Experiments in Fluids

, Volume 46, Issue 4, pp 617–629 | Cite as

In situ calibration of hot wire probes in turbulent flows

  • M. TutkunEmail author
  • W. K. George
  • J. M. Foucaut
  • S. Coudert
  • M. Stanislas
  • J. Delville
Research Article


A method for in situ calibration of hot-wires in a turbulent flow is presented. The method is particularly convenient (even necessary) for calibrating large probe arrays, like the 143-wire boundary layer rake of the WALLTURB experiment. It is based on polynomial expansion of the velocity statistics in terms of voltage statistics as originally described by George et al. [Exp Ther Fluid Sci 2(2):230–235, 1989]. Application of the method requires knowing reference mean velocity and higher order central moments (with the array in place) of the turbulent velocity at the probe location at only one freestream velocity. These were obtained in our experiment by a stereo PIV plane just upstream of the probe array. Both the procedure for implementing the method and sample results are presented in the article.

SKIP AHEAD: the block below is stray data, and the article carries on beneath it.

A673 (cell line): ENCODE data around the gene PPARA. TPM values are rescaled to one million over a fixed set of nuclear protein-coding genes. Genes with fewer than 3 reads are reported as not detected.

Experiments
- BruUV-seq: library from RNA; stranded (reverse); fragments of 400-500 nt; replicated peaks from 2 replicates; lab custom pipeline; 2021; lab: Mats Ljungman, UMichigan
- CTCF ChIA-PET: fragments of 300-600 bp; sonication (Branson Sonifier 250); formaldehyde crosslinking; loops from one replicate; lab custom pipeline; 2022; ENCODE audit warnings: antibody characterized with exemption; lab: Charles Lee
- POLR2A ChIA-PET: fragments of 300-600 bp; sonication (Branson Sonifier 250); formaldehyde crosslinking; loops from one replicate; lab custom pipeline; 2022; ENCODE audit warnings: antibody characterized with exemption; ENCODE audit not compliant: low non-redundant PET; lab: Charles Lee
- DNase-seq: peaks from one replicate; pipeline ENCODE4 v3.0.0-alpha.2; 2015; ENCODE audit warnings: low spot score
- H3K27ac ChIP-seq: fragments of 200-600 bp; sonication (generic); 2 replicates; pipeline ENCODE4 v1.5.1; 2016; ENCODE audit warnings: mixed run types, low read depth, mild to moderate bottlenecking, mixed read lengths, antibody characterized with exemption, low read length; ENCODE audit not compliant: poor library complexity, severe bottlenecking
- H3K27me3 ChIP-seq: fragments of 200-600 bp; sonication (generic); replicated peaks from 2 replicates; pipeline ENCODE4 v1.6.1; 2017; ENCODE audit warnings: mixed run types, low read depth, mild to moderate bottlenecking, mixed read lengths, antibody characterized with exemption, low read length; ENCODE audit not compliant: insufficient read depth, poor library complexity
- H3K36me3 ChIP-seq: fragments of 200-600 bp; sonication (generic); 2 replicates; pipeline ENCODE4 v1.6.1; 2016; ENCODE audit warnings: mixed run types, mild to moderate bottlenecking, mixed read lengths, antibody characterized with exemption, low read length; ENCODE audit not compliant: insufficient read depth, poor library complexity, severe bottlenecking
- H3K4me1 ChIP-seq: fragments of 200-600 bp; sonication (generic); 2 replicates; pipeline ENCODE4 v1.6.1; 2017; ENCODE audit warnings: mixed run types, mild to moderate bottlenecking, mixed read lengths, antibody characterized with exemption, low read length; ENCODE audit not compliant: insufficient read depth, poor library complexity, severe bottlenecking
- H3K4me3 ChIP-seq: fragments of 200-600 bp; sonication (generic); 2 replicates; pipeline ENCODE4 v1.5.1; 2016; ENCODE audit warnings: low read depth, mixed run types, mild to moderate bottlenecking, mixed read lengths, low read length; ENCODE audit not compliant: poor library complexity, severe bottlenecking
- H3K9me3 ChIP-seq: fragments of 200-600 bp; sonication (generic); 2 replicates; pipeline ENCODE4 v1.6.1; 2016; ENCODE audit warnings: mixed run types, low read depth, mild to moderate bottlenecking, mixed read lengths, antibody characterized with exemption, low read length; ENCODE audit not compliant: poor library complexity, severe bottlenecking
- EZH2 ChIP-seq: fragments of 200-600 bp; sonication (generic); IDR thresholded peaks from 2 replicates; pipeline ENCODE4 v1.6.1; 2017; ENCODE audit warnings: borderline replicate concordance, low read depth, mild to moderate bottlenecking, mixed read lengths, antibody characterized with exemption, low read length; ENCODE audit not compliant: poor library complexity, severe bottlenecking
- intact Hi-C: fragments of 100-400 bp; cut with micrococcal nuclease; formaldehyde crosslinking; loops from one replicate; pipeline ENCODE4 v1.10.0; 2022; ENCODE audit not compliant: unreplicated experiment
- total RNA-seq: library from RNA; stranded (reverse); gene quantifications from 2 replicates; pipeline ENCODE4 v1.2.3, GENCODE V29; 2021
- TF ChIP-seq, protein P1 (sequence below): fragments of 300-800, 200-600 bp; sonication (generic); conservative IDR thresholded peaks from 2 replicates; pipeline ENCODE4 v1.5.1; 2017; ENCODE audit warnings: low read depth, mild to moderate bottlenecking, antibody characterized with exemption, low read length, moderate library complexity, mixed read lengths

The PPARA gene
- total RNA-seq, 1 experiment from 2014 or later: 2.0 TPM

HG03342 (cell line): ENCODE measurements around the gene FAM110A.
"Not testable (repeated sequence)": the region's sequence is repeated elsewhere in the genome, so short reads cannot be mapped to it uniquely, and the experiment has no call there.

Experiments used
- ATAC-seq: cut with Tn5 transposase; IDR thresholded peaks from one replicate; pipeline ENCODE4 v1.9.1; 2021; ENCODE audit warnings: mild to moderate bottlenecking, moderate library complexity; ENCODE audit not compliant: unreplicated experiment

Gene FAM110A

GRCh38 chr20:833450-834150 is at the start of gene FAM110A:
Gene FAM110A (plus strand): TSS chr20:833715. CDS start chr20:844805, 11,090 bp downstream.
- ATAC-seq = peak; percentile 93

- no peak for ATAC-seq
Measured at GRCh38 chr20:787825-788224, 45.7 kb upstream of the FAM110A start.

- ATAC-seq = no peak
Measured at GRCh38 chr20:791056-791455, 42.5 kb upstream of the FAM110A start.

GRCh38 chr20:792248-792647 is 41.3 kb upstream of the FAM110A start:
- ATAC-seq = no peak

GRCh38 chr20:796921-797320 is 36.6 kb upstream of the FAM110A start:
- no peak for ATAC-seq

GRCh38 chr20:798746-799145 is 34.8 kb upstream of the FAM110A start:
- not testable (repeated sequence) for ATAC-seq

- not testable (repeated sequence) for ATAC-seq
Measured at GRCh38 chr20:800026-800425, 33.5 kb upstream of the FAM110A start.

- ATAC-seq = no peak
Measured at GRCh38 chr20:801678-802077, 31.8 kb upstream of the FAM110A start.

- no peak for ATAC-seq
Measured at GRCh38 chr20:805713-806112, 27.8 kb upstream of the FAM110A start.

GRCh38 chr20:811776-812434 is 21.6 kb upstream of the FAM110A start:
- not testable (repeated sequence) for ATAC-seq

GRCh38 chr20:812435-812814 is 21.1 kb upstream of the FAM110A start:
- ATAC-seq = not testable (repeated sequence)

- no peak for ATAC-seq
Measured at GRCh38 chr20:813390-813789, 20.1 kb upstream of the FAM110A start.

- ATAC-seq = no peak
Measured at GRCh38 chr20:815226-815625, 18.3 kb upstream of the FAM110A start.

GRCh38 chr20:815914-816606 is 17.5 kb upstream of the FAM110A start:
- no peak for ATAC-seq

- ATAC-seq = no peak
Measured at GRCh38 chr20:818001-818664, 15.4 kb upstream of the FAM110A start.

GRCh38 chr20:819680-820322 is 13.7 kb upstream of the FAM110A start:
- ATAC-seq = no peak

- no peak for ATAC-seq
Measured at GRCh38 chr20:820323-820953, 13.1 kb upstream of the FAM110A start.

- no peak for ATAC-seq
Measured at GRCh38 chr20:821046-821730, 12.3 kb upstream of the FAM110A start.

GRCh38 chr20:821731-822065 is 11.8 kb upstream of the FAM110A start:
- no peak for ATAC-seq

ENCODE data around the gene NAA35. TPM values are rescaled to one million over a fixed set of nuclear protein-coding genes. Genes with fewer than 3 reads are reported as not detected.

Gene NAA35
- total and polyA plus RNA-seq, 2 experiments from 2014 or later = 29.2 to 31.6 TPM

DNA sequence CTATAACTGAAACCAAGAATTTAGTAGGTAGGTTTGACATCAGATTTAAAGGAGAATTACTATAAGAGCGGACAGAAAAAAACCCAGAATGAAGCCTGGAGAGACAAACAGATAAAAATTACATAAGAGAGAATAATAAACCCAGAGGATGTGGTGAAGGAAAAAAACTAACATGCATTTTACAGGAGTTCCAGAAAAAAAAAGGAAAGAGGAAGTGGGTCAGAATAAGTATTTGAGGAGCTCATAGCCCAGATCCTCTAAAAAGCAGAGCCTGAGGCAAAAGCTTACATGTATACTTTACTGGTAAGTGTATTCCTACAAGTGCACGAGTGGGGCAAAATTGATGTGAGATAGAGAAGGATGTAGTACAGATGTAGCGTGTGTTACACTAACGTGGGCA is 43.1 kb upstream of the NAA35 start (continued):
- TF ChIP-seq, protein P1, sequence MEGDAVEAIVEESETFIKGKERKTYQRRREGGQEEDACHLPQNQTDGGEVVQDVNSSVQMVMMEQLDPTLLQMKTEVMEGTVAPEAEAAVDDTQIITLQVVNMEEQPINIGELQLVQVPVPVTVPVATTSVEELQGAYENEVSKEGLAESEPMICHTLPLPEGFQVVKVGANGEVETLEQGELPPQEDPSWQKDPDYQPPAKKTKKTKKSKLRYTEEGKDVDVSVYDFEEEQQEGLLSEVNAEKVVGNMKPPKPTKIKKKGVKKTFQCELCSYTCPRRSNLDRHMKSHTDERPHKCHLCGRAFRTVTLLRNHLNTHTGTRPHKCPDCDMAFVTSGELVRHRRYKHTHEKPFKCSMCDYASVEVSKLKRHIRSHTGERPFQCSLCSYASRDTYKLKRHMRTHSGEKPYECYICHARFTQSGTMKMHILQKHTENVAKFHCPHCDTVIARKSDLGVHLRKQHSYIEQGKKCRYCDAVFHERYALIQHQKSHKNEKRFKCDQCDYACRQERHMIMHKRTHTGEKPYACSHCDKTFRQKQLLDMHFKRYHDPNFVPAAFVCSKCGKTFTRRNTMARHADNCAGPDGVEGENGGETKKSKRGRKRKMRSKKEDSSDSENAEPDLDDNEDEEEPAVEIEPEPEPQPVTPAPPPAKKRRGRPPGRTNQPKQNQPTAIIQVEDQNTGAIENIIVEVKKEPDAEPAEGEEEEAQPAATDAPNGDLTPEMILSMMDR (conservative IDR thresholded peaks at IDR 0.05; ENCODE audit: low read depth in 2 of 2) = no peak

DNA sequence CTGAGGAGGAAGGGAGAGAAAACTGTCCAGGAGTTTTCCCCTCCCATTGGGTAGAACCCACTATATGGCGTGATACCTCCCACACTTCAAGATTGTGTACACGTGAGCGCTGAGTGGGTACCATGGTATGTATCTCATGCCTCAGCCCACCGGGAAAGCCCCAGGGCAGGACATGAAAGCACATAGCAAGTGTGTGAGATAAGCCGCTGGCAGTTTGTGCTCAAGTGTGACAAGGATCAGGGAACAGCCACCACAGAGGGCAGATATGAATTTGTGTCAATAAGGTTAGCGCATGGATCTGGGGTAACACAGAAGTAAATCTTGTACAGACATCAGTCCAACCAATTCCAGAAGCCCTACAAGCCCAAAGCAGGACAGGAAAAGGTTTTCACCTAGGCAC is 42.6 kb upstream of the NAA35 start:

Particle Image Velocimetry Central Moment Calibration Coefficient Particle Image Velocimetry Data Freestream Velocity 
These keywords were added by machine and not by the authors. This process is experimental and the keywords may be updated as the learning algorithm improves.



The authors would like to thank P. B. V. Johansson and L. Jernqvist of Chalmers, F. Mehdi of University of New Hampshire, and P. Braud and C. Fourment of Laboratoire d’Etudes Aérodynamiques for their help for realization of the experiments within the Wallturb research program. This work has been performed under the WALLTURB project. WALLTURB (A European synergy for the assessment of wall turbulence) is funded by the CEC under the sixth framework program (CONTRACT No: AST4-CT-2005-516008).


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Copyright information

© Springer-Verlag 2008

Authors and Affiliations

  • M. Tutkun
    • 1
    Email author
  • W. K. George
    • 2
  • J. M. Foucaut
    • 3
  • S. Coudert
    • 3
  • M. Stanislas
    • 3
  • J. Delville
    • 4
  1. 1.Norwegian Defence Research Establishment, FFIKjellerNorway
  2. 2.Department of Applied MechanicsChalmers University of TechnologyGothenburgSweden
  3. 3.Laboratoire de Mécanique de Lille, UMR CNRS 8107Villeneuve d’AscqFrance
  4. 4.Laboratoire d’Etudes Aérodynamiques, Université de Poitiers, UMR CNRS 6609, ENSMAPoitiers CedexFrance

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